Will All Be Beautiful in the End?

My previous post was a review of N.D. Wilson’s excellent book, Notes From the Tilt-A-Whirl. While I enjoyed the book as a whole, I would have addressed the problem of evil in a different way.

Wilson used art as a metaphor to understand why there is darkness in God’s world. He talked about the necessity of both shadow and darkness in a good painting, otherwise you end up with something that has no depth or color. Without black, you are left with a perfectly white painting, and perfectly blank.

In the same way, he says that when we see the shadows of life, we must understand that the painting of reality is a potpourri of shadow and light, resulting ultimately in beauty.

Wilson also makes an appeal to our limited perspective. Because our perspective is limited, we simply have to accept that this is the best of all possible worlds (for now):

If we live in art, struggling in the boundary between the shadow and the light, how can we begin to judge? How can we presume to talk about a better painting, a better novel, when we only see a single line, a single page, and it brings us grief?

I think we can talk about a better painting because God has given us glimpses into a what that looks like. Will the new heavens and the new earth be a lesser work of art because there will be “no more tears”?  The analogy breaks down badly at this point.

The scriptures are filled with tradgedy and pain and our lives hold potential to have horrible suffering that can’t be explained.  But there will be beauty in the end, and God will crush such evils under his feet–in fact, he is already active in doing that now and invites our participation.

For me, the problem of evil in the world is not about just wanting my own position “a little more comfortable.” When I struggle with it, I’m not thinking of the aches and pains my body carries around with it every day.  I’m thinking of the most horrific evils in the world and how they can be permitted to happen when God is perfectly good and powerful.

I cannot brush off the fact that children are sold as sex slaves by saying that my perception is limited, and if I could just see things from a higher view it would make sense. I’m not convinced that such evils can make sense. Perhaps the better answer is that we are supposed to struggle with them and not just accept them as a part of a larger tapestry that will look beautiful in the end.

Perhaps our hope in the face of such evils is that God has invited us to participate with him to set captives free and “let justice roll down like waters, and righteousness like an ever-flowing stream” (Amos 5:24).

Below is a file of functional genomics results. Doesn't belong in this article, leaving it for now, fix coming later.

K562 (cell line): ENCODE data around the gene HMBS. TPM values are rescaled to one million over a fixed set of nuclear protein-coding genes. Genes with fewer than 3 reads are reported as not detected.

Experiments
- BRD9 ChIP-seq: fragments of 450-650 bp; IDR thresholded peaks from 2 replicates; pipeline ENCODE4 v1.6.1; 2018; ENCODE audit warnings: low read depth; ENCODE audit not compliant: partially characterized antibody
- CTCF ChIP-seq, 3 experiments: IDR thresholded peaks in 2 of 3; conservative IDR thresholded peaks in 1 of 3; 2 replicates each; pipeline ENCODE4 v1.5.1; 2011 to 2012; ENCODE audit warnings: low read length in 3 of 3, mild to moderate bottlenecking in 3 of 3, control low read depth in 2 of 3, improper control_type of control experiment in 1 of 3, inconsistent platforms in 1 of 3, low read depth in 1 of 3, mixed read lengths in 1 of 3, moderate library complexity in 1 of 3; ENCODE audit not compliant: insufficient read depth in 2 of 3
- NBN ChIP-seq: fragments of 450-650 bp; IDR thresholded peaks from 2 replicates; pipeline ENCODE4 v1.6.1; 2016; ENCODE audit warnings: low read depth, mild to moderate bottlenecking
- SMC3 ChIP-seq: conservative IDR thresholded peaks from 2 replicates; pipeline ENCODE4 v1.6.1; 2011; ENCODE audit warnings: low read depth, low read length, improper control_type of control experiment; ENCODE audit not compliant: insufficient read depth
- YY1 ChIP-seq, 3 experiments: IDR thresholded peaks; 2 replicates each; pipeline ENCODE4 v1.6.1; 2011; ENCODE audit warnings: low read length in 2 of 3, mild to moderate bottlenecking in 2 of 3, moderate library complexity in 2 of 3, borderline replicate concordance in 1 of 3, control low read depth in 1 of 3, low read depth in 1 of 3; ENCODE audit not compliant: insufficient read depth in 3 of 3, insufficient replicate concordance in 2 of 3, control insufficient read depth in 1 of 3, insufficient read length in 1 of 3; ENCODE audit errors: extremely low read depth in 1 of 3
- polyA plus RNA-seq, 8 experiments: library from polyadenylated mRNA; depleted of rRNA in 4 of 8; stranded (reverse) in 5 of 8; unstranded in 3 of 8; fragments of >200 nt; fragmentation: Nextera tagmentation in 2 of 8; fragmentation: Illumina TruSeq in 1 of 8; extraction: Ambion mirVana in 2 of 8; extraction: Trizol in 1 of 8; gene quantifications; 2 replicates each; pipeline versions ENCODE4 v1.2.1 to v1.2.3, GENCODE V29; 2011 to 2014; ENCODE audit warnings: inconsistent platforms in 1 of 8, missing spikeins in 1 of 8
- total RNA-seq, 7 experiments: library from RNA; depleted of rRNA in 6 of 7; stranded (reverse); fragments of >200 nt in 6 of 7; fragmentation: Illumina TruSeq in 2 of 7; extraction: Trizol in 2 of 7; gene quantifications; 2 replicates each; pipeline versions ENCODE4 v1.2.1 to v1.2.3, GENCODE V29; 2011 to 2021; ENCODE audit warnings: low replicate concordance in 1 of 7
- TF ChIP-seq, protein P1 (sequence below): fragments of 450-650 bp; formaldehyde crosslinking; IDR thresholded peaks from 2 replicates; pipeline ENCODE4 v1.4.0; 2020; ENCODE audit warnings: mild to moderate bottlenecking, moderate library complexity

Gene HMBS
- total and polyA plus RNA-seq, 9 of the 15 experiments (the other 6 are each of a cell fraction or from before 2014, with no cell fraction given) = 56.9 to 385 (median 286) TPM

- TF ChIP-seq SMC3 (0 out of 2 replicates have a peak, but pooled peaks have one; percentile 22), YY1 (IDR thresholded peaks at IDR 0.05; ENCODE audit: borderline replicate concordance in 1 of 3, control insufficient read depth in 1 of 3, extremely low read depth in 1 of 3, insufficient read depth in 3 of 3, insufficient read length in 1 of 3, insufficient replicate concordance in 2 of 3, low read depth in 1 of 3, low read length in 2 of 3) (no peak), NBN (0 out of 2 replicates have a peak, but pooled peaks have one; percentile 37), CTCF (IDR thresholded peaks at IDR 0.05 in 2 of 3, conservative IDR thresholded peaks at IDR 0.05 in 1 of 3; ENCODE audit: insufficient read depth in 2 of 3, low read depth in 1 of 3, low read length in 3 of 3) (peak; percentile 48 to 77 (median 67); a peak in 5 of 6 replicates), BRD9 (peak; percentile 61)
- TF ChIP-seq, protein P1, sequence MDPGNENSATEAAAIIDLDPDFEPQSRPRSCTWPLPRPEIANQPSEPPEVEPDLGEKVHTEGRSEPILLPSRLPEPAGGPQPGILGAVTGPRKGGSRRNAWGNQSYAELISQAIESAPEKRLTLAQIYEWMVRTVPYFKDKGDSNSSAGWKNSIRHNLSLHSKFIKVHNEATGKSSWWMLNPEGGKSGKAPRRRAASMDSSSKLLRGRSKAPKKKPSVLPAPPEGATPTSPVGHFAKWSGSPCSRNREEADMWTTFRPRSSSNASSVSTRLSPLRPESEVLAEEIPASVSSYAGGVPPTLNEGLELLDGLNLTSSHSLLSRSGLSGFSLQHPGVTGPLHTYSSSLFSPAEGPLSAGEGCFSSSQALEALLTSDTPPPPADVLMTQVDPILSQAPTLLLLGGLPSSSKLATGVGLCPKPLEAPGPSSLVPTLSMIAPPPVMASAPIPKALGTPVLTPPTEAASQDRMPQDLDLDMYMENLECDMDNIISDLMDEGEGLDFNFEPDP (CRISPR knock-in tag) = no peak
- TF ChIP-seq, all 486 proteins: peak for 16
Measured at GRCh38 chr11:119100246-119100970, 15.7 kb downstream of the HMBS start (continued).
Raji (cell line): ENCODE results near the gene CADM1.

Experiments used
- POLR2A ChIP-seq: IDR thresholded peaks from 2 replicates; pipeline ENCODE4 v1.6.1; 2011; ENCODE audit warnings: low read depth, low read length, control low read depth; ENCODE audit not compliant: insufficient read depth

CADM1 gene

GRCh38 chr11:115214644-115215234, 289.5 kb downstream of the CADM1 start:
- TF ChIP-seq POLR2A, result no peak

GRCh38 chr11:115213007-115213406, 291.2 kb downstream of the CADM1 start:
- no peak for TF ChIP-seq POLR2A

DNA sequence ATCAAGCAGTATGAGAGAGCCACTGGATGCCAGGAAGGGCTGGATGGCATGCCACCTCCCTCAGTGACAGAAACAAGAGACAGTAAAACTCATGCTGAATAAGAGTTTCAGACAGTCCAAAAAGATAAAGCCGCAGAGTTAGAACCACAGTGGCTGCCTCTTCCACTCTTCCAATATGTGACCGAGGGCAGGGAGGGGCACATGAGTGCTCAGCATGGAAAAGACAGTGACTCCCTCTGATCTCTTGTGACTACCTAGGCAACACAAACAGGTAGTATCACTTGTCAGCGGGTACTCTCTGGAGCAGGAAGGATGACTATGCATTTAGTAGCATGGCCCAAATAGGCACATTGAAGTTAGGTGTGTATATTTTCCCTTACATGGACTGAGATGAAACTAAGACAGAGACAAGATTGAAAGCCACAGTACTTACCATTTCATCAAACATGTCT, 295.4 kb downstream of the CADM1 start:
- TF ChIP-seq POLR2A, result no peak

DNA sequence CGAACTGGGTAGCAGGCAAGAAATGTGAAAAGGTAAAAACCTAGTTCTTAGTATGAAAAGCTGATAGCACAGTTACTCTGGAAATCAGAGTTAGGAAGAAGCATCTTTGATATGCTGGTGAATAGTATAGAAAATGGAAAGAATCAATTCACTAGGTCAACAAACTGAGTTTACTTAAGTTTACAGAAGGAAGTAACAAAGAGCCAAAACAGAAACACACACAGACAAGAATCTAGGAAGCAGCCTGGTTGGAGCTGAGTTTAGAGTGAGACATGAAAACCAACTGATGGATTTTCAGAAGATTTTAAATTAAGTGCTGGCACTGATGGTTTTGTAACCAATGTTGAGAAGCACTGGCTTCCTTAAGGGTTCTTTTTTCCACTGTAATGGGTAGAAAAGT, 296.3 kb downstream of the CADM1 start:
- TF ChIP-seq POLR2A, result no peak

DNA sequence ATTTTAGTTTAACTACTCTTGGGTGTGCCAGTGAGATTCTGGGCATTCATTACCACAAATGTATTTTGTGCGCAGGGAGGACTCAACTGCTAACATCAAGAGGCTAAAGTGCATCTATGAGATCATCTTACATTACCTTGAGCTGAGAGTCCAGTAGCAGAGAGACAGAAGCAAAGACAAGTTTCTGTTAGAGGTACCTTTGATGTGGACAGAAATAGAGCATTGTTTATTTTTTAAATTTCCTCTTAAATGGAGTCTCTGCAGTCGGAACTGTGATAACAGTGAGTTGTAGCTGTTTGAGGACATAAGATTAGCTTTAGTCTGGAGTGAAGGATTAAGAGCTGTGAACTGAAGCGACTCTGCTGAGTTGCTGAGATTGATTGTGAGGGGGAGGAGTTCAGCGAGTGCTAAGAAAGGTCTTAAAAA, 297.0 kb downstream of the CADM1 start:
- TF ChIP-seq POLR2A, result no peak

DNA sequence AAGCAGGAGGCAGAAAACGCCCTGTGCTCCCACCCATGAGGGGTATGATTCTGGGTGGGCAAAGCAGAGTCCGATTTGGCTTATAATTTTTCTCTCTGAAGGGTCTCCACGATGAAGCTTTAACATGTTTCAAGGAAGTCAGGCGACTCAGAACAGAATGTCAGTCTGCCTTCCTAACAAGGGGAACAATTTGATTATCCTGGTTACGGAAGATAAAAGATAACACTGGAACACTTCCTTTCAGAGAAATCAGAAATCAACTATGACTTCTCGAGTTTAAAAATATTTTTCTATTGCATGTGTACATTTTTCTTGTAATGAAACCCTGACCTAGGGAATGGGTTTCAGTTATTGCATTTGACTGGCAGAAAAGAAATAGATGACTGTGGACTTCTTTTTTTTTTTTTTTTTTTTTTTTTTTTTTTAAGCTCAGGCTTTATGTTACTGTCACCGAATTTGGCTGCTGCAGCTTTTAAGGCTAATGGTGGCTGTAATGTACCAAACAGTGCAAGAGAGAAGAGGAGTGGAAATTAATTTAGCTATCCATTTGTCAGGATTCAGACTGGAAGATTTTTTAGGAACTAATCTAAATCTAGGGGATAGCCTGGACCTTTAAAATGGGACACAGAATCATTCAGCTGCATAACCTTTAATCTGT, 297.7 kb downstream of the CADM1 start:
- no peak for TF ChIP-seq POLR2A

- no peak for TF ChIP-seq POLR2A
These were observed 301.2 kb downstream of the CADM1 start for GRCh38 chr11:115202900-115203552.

3 thoughts on “Will All Be Beautiful in the End?

  1. I concur. Rob Bell’s current tour “Drops Like Stars” promotes his new book release in which he addresses the “problem of pain” from a similar angle as Wilson in Tilt-A-Whirl. I think just such an angle of understanding leaves us little leverage on life and hope. It is rather a watery and abysmal dismissal of the good Christ did in His particular suffering, redemption and resurrection (not to mention, the aftereffect we now enjoy of longing and looking forward to the restoration of all things to their right and proper purpose). Such a perspective offered by both Bell and Wilson also leaves Christianity by and large a bit wanting in its waiting, because it keenly omits a necessarily redemptive characteristic of pain, suffering, and evil which is, namely, that evil has no explicable validation for existing in the first place. Said purposelessness of pain (as Lewis would have told it) is very part and parcel to evil’s core identity and thus we have the “hope filled tragedy” of the cross. My point, if we are to vitally maintain our hope (as Christians) and to offer hope (in a Godless and hopeless world, steeped in its own sin and suffering), then we must help paint a more accurate (albeit less picturesque) portrait of both evil and redemption, and altogether eliminate with earnest outrage the incredulity of a Yin and Yang causality (which is most post-modern and yet altogether ancient in origin).

  2. I think your point is well taken . . . and Wilson’s metaphor involving light v. dark shades of color is badly mistaken. Wilson asks (presumably rhetorically), . . . How can we judge? On the contrary, how can we not judge? Wilson looks at the world as a picture and (apparently) says We’re not the artist . . . so we shouldn’t presume to change a thing. But evil should always be opposed, shouldn’t it? Does Wilson argue we should be ambivalent about evil because God needs the darkness to make His picture pretty?

    The problem of how/why evil exists in a world created by a loving God has been the subject of a good many books and sermons over the centuries; whatever the solution to that problem is, it cannot be that we simply sit back and mutter . . . Hey, I can only see a single line, a single page . . . so how can I even begin to judge how to make this world a better place . . . or me a better person?

    Returning to Wilson’s metaphor, this world is beautiful in spite of the darkness . . . not because of it. God does not need the darkness to make His picture beautiful; rather, He is the ultimate artist who can use the darkness to bring light to his creation. How and why, we don’t know; or need to know. But we should never believe His ability and willingness to sometimes use the darkness to bring forth shades of light is evidence he somehow wants the darkness to be on His palette.

    Keep up the good work. Interesting stuff.

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